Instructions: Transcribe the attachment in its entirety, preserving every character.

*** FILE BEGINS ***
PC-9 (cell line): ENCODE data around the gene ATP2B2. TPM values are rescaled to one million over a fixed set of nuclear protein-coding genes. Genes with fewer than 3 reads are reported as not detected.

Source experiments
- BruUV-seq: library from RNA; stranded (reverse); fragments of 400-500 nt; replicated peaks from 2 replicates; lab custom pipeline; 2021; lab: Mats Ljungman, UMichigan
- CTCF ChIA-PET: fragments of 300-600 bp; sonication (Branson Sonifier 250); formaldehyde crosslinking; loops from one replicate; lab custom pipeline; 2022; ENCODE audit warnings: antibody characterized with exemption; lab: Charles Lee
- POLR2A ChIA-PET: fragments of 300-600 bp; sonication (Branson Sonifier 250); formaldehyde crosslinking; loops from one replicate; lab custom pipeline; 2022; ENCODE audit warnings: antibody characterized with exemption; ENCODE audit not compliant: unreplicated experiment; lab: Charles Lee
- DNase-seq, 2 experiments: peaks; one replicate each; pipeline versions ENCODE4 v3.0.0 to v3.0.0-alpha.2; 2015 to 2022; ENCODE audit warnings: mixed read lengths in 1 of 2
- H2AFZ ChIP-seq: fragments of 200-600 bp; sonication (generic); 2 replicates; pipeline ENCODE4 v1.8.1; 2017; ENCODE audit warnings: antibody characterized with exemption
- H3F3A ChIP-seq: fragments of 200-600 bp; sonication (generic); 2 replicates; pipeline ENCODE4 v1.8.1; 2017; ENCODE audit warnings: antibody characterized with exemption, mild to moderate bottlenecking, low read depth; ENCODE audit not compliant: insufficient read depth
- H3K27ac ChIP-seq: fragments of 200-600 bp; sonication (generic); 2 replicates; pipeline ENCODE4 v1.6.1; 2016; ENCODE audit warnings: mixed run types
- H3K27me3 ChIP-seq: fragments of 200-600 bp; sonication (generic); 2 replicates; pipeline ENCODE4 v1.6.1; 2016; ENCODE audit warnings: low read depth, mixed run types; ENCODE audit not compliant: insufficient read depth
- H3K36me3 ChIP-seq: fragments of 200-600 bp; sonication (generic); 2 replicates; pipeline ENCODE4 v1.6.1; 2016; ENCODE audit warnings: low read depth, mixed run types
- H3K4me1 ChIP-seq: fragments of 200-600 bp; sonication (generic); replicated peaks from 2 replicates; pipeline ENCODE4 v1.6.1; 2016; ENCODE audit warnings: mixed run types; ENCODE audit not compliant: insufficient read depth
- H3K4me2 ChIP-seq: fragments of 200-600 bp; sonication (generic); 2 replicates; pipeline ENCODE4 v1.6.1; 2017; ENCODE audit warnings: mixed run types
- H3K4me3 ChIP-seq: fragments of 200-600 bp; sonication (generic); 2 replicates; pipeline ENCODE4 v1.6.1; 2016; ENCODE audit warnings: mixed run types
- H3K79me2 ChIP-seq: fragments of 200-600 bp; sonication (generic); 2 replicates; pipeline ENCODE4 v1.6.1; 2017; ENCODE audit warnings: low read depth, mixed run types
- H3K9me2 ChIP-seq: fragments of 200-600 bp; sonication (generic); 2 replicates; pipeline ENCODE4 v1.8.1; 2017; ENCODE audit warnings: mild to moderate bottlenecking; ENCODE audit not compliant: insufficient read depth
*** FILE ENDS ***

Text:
PC-9 (cell line): ENCODE data around the gene ATP2B2. TPM values are rescaled to one million over a fixed set of nuclear protein-coding genes. Genes with fewer than 3 reads are reported as not detected.

Source experiments
- BruUV-seq: library from RNA; stranded (reverse); fragments of 400-500 nt; replicated peaks from 2 replicates; lab custom pipeline; 2021; lab: Mats Ljungman, UMichigan
- CTCF ChIA-PET: fragments of 300-600 bp; sonication (Branson Sonifier 250); formaldehyde crosslinking; loops from one replicate; lab custom pipeline; 2022; ENCODE audit warnings: antibody characterized with exemption; lab: Charles Lee
- POLR2A ChIA-PET: fragments of 300-600 bp; sonication (Branson Sonifier 250); formaldehyde crosslinking; loops from one replicate; lab custom pipeline; 2022; ENCODE audit warnings: antibody characterized with exemption; ENCODE audit not compliant: unreplicated experiment; lab: Charles Lee
- DNase-seq, 2 experiments: peaks; one replicate each; pipeline versions ENCODE4 v3.0.0 to v3.0.0-alpha.2; 2015 to 2022; ENCODE audit warnings: mixed read lengths in 1 of 2
- H2AFZ ChIP-seq: fragments of 200-600 bp; sonication (generic); 2 replicates; pipeline ENCODE4 v1.8.1; 2017; ENCODE audit warnings: antibody characterized with exemption
- H3F3A ChIP-seq: fragments of 200-600 bp; sonication (generic); 2 replicates; pipeline ENCODE4 v1.8.1; 2017; ENCODE audit warnings: antibody characterized with exemption, mild to moderate bottlenecking, low read depth; ENCODE audit not compliant: insufficient read depth
- H3K27ac ChIP-seq: fragments of 200-600 bp; sonication (generic); 2 replicates; pipeline ENCODE4 v1.6.1; 2016; ENCODE audit warnings: mixed run types
- H3K27me3 ChIP-seq: fragments of 200-600 bp; sonication (generic); 2 replicates; pipeline ENCODE4 v1.6.1; 2016; ENCODE audit warnings: low read depth, mixed run types; ENCODE audit not compliant: insufficient read depth
- H3K36me3 ChIP-seq: fragments of 200-600 bp; sonication (generic); 2 replicates; pipeline ENCODE4 v1.6.1; 2016; ENCODE audit warnings: low read depth, mixed run types
- H3K4me1 ChIP-seq: fragments of 200-600 bp; sonication (generic); replicated peaks from 2 replicates; pipeline ENCODE4 v1.6.1; 2016; ENCODE audit warnings: mixed run types; ENCODE audit not compliant: insufficient read depth
- H3K4me2 ChIP-seq: fragments of 200-600 bp; sonication (generic); 2 replicates; pipeline ENCODE4 v1.6.1; 2017; ENCODE audit warnings: mixed run types
- H3K4me3 ChIP-seq: fragments of 200-600 bp; sonication (generic); 2 replicates; pipeline ENCODE4 v1.6.1; 2016; ENCODE audit warnings: mixed run types
- H3K79me2 ChIP-seq: fragments of 200-600 bp; sonication (generic); 2 replicates; pipeline ENCODE4 v1.6.1; 2017; ENCODE audit warnings: low read depth, mixed run types
- H3K9me2 ChIP-seq: fragments of 200-600 bp; sonication (generic); 2 replicates; pipeline ENCODE4 v1.8.1; 2017; ENCODE audit warnings: mild to moderate bottlenecking; ENCODE audit not compliant: insufficient read depth